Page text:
Transition report 2023-24

Aljaž Peteh Aktualno

“Rome wasn’t built in a day

Housing is highly path-dependent. Once established, cities are rarely abandoned; urban systems and city rankings are relatively stable over time; and local economic specialisations and regional political traditions often span centuries.

Housing is deeply embedded in infrastructure systems, from road networks to utilities. Large-scale infrastructure projects take years – decades, even – to complete; and once in place, that infrastructure depreciates slowly. Historical buildings, bridges and sewer systems and the layout of road networks are often testimonials to the distant past. When cities were first established, their locations were often dictated by natural advantages such as access to ports and rivers. However, those cities remain important today, despite their respective advantages no longer being as relevant as they once were.

Eastern parts of many former industrial cities (such as London and New York) are more deprived, as those with means escaped pollution from industrial chimneys. These spatial patterns of wealth and poverty persist, even though the pollution that helped to shape them has largely waned. While the spatial distribution of pollution is a result of interaction between industrial locations, wind patterns and city-specific topography, the correlation is robust to the addition of a large set of controls, such as access to public amenities and the distance to waterways.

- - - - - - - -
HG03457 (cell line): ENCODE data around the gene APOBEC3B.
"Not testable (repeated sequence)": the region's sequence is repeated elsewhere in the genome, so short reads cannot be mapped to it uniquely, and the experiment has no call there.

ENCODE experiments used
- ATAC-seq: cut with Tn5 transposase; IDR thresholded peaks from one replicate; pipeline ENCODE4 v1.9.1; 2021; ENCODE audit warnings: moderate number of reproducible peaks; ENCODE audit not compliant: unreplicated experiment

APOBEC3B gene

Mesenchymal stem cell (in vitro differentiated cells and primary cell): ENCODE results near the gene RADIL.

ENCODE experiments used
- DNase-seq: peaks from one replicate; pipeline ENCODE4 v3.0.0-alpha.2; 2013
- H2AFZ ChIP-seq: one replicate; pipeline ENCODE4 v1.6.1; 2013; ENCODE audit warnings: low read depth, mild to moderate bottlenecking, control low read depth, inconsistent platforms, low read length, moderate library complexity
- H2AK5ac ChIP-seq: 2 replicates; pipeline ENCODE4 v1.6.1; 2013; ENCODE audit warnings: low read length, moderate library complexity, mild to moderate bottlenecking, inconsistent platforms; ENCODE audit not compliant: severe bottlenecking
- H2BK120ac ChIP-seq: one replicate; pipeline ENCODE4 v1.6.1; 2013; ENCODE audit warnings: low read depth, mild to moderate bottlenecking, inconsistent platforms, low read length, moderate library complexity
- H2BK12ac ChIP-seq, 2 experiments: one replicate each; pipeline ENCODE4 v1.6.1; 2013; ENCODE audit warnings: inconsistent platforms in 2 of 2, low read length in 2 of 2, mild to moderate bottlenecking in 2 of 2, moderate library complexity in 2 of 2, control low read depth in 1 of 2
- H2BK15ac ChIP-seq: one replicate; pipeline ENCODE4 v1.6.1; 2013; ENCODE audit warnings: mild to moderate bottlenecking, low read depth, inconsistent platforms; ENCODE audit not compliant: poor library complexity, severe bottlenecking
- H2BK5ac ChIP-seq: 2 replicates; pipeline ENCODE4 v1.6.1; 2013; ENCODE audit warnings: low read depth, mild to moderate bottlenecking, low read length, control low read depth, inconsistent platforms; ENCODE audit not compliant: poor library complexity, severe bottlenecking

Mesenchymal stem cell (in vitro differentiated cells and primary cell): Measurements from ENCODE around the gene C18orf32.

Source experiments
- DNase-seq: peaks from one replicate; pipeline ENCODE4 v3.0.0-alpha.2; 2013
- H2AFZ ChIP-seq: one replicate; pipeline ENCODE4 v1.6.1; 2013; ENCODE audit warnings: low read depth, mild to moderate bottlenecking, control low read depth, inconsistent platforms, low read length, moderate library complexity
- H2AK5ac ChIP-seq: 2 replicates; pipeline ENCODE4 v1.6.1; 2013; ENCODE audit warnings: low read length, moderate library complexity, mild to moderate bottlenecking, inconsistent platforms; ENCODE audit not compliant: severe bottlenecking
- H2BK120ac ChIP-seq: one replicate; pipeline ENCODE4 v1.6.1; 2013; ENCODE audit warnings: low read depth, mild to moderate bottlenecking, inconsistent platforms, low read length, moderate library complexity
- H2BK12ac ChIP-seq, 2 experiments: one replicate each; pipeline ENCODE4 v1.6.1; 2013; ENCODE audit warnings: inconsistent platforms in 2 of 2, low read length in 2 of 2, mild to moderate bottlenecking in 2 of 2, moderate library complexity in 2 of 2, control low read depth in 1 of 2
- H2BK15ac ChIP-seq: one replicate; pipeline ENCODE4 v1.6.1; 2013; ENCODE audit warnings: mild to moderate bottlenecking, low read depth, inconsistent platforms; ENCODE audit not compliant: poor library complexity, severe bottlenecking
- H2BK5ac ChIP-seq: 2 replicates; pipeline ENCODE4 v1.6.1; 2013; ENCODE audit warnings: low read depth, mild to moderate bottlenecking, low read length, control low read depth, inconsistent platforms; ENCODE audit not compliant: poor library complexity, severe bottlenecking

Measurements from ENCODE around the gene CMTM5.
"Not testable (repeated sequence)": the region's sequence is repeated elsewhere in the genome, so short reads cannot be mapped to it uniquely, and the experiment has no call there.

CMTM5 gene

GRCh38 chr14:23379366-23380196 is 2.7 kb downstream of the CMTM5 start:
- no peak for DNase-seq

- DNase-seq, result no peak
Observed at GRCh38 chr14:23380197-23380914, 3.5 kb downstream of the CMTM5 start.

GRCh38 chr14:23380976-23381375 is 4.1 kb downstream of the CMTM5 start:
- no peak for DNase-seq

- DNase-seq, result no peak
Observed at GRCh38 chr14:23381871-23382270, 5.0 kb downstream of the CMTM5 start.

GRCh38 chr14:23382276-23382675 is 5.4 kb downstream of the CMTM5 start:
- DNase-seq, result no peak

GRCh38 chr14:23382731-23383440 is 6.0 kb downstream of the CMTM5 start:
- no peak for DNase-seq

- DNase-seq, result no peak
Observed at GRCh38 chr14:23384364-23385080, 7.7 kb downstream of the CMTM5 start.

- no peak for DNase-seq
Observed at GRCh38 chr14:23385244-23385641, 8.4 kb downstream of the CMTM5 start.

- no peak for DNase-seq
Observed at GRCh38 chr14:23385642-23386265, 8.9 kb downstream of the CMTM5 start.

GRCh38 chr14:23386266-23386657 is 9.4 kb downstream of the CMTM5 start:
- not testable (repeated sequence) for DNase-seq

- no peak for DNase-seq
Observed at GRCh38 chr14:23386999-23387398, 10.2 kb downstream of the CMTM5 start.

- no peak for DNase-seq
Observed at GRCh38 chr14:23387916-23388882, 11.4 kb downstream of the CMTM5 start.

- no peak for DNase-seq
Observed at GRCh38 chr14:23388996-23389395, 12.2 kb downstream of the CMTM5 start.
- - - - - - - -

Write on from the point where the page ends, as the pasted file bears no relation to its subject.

Historical place-based R&D policies also have lasting effects: even in present day Russia, Science Cities (which were created in Soviet times) are more innovative and productive, and are home to more highly skilled and betterpaid workers, than localities that were similar to them at the time of their establishment. In addition to physical remnants, historical institutions (such as urbanisation regulations, zoning laws or policies affecting the provision of public goods) can also have long-lasting effects on cityscapes.

In many economies in the EBRD regions, secondary cities continue to play a more important role than in other economies, largely reflecting policy choices during central planning – building towns around large state-owned enterprises, in some cases specifically with a view to avoiding the front lines of the Second World War, without due regard for transport costs or environmental considerations.

For additional information click here to read the full article.